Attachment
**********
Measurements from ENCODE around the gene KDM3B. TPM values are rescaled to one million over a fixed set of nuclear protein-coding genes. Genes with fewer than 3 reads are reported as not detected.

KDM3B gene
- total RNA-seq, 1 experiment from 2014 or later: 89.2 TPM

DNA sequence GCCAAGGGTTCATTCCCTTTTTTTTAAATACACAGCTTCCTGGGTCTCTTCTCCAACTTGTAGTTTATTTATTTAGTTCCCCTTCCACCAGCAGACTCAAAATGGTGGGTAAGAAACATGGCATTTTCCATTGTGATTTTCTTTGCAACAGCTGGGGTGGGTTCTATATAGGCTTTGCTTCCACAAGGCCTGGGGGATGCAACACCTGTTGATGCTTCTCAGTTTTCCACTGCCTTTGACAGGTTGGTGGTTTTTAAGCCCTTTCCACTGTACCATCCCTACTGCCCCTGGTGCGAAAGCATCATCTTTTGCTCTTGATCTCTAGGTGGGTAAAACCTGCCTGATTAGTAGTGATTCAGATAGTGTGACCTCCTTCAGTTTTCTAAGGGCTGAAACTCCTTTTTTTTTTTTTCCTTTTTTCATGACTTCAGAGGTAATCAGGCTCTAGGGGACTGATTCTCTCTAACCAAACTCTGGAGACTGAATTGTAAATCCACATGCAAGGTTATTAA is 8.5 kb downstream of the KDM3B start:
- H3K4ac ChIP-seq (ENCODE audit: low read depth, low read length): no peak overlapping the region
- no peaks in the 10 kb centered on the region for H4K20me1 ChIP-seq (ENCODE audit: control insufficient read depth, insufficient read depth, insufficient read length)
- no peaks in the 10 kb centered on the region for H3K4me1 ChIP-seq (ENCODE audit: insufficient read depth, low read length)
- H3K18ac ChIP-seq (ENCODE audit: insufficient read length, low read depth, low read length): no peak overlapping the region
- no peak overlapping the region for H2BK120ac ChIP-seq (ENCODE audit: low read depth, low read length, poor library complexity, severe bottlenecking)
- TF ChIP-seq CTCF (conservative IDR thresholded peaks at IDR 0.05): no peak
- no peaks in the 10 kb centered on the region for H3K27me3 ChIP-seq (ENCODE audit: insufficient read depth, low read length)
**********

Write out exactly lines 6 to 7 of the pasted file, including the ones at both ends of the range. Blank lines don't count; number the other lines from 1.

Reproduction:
- no peaks in the 10 kb centered on the region for H4K20me1 ChIP-seq (ENCODE audit: control insufficient read depth, insufficient read depth, insufficient read length)
- no peaks in the 10 kb centered on the region for H3K4me1 ChIP-seq (ENCODE audit: insufficient read depth, low read length)